Voldemort has a slew of phenomenal quotes in the Harry Potter movies, many of which show just how evil he truly is, far eviler than anyone else.
There are some great and wholly evil villains throughout the Harry Potter films and novels, but there is undoubtedly no bigger or more terrible than the saga's central baddie, Lord Voldemort. And the dark wizard does not just back this up with his actions in the franchise, but his words.
Voldemort has a slew of phenomenal quotes, many of which are iconic and showcase just how evil he truly is, far eviler than anyone else in the Wizarding World.
One of the criminally few flashbacks in Harry Potter to Voldemort's young life sees Dumbledore visit him at his orphanage. During this meeting, the young Tom Riddle harrowingly describes his magical abilities, showing innate cruelty like no other.
Of all the villains in the saga, it is only Voldemort's past that is shown to audiences. Although book readers know his life was far more detailed and interesting than what gets shown on screen, there is clear potential for badness here, and his talk of making people hurt is a glimpse into the future atrocities he would perform.
All of the dark witches and wizards in Harry Potter share similar feelings towards those not of magical blood, and Voldemort is no different, changing his entire identity to escape his father's muggle name.
It is not even just that he changed his name due to his sickening hatred of muggles and muggle-borns, it is that he did so with the intention of that name inspiring fear and that he arrogantly intended it to be the title of the greatest wizard in history.
These simple words initiate one of the most shocking scenes in the Potter movies, as Wormtail obliges his master's wishes and murders Cedric Diggory in cold blood - one of the Harry Potter scenes that lead to some of the movies' saddest quotes.
Voldemort's extreme lack of care for life and his nonchalance in taking Cedric's life are the truly mortifying aspects of this simple line. It did not matter who Cedric was. No matter who ended up at that graveyard, they were getting murdered at the orders of an entirely evil individual.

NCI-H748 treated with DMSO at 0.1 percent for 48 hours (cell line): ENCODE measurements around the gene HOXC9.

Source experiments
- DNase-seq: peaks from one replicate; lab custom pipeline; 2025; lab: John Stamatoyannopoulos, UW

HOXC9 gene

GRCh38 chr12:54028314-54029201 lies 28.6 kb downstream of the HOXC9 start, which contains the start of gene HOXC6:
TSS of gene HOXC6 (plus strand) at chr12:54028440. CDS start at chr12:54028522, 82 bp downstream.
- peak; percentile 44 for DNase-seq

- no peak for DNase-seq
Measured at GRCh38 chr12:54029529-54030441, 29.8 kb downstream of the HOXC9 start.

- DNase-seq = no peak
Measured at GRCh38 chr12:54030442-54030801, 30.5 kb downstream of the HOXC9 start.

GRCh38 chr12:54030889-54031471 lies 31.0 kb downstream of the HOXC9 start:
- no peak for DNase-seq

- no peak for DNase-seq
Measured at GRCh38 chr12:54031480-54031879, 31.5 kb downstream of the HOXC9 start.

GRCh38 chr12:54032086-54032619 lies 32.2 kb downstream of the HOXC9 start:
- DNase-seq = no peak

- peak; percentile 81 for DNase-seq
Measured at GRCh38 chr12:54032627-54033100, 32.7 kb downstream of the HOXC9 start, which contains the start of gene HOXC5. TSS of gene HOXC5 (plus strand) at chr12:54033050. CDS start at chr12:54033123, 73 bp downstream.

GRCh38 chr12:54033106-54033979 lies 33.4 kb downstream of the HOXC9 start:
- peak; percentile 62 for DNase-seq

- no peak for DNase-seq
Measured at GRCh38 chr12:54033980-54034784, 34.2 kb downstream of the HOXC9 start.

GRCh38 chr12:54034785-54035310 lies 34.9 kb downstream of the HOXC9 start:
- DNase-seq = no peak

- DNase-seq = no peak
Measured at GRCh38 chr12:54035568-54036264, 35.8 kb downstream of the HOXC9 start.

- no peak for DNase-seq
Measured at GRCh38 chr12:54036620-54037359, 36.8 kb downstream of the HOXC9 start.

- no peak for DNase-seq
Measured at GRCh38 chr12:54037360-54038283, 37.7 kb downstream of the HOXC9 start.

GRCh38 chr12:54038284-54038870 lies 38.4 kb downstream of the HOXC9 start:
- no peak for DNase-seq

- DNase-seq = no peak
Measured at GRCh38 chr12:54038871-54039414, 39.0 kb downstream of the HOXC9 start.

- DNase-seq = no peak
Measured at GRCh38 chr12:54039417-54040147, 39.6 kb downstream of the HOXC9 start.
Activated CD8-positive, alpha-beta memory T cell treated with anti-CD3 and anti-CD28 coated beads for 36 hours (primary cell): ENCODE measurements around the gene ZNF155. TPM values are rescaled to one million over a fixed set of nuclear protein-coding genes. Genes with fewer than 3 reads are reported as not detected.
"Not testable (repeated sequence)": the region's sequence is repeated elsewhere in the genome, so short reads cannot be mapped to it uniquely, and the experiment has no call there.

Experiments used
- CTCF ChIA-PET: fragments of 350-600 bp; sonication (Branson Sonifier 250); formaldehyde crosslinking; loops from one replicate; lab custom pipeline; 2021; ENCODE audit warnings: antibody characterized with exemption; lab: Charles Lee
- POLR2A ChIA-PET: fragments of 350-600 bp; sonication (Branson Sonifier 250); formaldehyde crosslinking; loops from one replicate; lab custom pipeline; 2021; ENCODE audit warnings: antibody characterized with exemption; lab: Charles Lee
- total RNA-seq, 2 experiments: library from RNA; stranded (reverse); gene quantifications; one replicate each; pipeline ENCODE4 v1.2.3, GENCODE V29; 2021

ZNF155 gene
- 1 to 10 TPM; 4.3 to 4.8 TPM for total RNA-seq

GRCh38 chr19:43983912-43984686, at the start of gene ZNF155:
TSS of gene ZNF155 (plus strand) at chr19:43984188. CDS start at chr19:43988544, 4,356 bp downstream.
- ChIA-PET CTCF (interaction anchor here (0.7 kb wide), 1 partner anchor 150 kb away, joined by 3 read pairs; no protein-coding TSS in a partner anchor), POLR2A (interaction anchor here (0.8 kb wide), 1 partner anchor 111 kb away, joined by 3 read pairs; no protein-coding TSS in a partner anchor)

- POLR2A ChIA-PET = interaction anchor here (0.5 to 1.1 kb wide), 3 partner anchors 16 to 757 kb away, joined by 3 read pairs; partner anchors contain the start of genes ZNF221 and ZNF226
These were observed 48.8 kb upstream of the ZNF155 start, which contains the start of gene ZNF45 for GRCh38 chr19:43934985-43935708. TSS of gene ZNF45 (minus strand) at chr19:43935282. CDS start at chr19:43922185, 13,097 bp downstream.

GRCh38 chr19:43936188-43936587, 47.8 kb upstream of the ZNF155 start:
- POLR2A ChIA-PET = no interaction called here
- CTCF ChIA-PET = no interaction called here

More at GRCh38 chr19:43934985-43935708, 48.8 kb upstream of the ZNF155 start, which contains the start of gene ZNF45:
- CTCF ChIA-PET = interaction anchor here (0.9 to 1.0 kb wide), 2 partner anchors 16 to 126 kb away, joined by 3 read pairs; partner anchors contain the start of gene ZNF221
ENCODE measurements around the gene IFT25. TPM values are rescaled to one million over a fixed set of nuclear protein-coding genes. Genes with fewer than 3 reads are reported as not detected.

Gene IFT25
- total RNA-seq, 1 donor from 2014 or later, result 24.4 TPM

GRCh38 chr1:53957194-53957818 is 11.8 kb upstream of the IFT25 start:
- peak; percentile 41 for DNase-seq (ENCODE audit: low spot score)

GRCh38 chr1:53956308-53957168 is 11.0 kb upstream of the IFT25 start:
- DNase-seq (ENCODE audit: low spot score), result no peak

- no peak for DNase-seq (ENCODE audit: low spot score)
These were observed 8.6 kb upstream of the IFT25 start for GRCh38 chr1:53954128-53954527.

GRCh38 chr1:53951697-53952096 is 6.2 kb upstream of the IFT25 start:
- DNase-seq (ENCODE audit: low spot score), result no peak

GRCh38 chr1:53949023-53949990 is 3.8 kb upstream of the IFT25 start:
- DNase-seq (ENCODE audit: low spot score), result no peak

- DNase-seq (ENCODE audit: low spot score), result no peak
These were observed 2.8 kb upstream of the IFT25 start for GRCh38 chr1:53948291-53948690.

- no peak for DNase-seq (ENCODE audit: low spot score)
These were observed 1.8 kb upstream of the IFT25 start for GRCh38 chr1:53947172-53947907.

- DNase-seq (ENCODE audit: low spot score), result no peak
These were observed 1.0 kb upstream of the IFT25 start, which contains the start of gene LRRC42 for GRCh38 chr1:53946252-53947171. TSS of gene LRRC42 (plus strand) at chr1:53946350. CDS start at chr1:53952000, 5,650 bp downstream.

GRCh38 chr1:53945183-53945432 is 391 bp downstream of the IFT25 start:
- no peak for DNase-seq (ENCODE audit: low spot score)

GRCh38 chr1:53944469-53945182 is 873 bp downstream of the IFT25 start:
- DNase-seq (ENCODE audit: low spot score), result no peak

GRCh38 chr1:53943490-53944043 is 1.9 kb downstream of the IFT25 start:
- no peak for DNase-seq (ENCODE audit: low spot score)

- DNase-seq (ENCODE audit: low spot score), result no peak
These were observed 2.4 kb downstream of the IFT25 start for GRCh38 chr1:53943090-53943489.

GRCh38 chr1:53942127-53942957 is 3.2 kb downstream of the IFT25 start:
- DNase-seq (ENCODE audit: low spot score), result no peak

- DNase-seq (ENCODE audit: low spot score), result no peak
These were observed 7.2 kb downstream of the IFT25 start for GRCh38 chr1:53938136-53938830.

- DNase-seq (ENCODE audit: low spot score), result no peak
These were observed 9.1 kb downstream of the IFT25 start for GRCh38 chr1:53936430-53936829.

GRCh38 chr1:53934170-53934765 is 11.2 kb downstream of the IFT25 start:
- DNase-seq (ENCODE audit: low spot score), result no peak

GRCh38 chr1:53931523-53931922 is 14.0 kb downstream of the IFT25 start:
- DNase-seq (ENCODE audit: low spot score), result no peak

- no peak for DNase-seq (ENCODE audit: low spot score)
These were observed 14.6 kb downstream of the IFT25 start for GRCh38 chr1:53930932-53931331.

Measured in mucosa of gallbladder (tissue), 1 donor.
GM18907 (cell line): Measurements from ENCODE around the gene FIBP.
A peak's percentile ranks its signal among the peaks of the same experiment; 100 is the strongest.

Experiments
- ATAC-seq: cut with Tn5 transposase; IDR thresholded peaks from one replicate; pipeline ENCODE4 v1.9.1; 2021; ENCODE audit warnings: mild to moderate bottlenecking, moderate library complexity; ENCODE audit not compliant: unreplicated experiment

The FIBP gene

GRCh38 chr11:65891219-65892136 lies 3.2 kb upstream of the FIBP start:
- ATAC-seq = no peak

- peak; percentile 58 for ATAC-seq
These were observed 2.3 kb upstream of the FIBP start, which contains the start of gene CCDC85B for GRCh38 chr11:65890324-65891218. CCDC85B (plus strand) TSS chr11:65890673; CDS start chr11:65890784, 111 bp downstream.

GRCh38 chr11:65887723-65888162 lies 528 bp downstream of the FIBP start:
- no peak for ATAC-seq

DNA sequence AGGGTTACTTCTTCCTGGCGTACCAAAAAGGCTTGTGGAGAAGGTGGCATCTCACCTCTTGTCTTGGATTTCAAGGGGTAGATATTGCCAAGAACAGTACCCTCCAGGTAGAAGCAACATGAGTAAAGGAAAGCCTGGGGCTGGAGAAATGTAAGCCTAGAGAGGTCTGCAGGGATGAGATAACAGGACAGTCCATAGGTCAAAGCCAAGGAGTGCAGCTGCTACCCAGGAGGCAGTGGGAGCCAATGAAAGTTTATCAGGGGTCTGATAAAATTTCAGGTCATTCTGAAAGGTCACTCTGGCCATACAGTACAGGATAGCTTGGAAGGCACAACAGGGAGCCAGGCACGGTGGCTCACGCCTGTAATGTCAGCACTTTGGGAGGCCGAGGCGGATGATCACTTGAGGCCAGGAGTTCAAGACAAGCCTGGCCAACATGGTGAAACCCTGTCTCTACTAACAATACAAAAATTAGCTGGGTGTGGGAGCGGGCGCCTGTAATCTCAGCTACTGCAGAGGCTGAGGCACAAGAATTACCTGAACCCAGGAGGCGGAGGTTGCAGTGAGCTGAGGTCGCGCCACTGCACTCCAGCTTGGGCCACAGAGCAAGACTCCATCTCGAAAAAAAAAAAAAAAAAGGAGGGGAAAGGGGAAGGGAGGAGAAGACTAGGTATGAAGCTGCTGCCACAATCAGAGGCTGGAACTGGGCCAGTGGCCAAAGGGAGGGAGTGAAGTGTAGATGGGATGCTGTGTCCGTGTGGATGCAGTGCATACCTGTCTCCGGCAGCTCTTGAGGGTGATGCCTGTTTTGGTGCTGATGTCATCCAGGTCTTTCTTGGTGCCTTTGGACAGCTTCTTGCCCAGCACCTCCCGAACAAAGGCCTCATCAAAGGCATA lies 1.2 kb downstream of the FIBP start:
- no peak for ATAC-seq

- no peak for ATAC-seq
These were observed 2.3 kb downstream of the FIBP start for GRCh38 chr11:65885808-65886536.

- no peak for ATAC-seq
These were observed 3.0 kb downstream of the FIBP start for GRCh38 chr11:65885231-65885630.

In the Potter films, it can pretty much be assumed that anyone who uses the unforgivable curses is a foul individual. Voldemort, throughout his life, uses the killing curse time and time again.
Voldemort always delivers the incantation with such bile and hatred, but also, on occasion, a sick joy. While audiences see other characters use the curse, no one uses it as often as him, and no one with the same hatred. It truly is the worst of the Unforgivable Curses.
Had Harry not used the Ressurection Stone, it would not be put past Voldemort to just kill and torture those who fought in the Battle of Hogwarts and did not join his cause when he offered. That is what is so diabolical about this quote.
Fans believe that had Harry not gone to the forest, Voldemort would have lived up to his promise and showed no shame or hesitation in killing as many people as possible en route to finding Harry. Only the evilest of villains would go to such lengths, which is what Voldemort is.
Voldemort's total disregard for lives outside of his own is one of his most wicked and warped traits throughout the films. It is not even just that he kills people, but it is that he shows no humanity in talking about them.
Here, Tom Riddle so casually states he is not killing "mudbloods" anymore because it simply stops mattering to him. He had a new goal, Harry. Riddle used the lives of those he harmed through the Basilisk almost like stepping stones to get to him, a deplorable way to look at and use human life.
Voldemort's total disregard for human life is not limited to those he deems as being mudblooded, but even his closest and most loyal servants, which is highlighted when he sinisterly and without caution kills Severus Snape.
The murder is bad and brutal enough on Voldemort's part, garnering sympathy for the complex hero/villain that is Severus Snape. But, the fact he did so just for a wand and while exclaiming he shall live forever is a line void of any humanity, filled with pure, unadulterated arrogance and evil.
Voldemort never shows any illusions that he believes himself to be this good person, but as he says here, he does not think about the world in good or evil, but in power, something which he craves in abundance more than anyone else.
That is what is so evil in this quote, it is not the black and white view of the world in regards to power, it is the fact that power is all he really cares about. Being the greatest sorcerer in the Wizarding World is his ultimate goal beyond killing Harry Potter. He wants to live forever, being feared and holding power in his hands like nobody before or after him could dream of.
Not all Voldemort's evil quotes need to be exclamations of his power or related to his mass murders. He also has sickening quotes on a smaller scale that showcase his evil, including in this terrifying Voldemort scene in The Goblet Of Fire.
Everything about the quote is uneasy. That final line in particular, though, "I want to see the light leave your eyes," is stomach-turning. To want to witness that, to want to cause that, to anyone, never mind someone who is essentially a child, takes a level of evil that is almost incomprehensible to audiences.
Before he can rule over the Wizarding World and take all of its power, Voldemort's ultimate quest in the Potter films is to kill Harry Potter, which leads to some great, but hideous quotes.
The way in which Voldemort looms over Harry's body as he says this quote, along with the smile and sick joy he takes in toying with Harry before he tries to kill him, adds to its evil. The words themself prove once more Voldemort's obsession with power and with being the greatest wizard ever. He wants Harry to be remembered as someone put out of his misery by the Wizarding World's ruler, not as a boy murdered by an abhorrent wizard.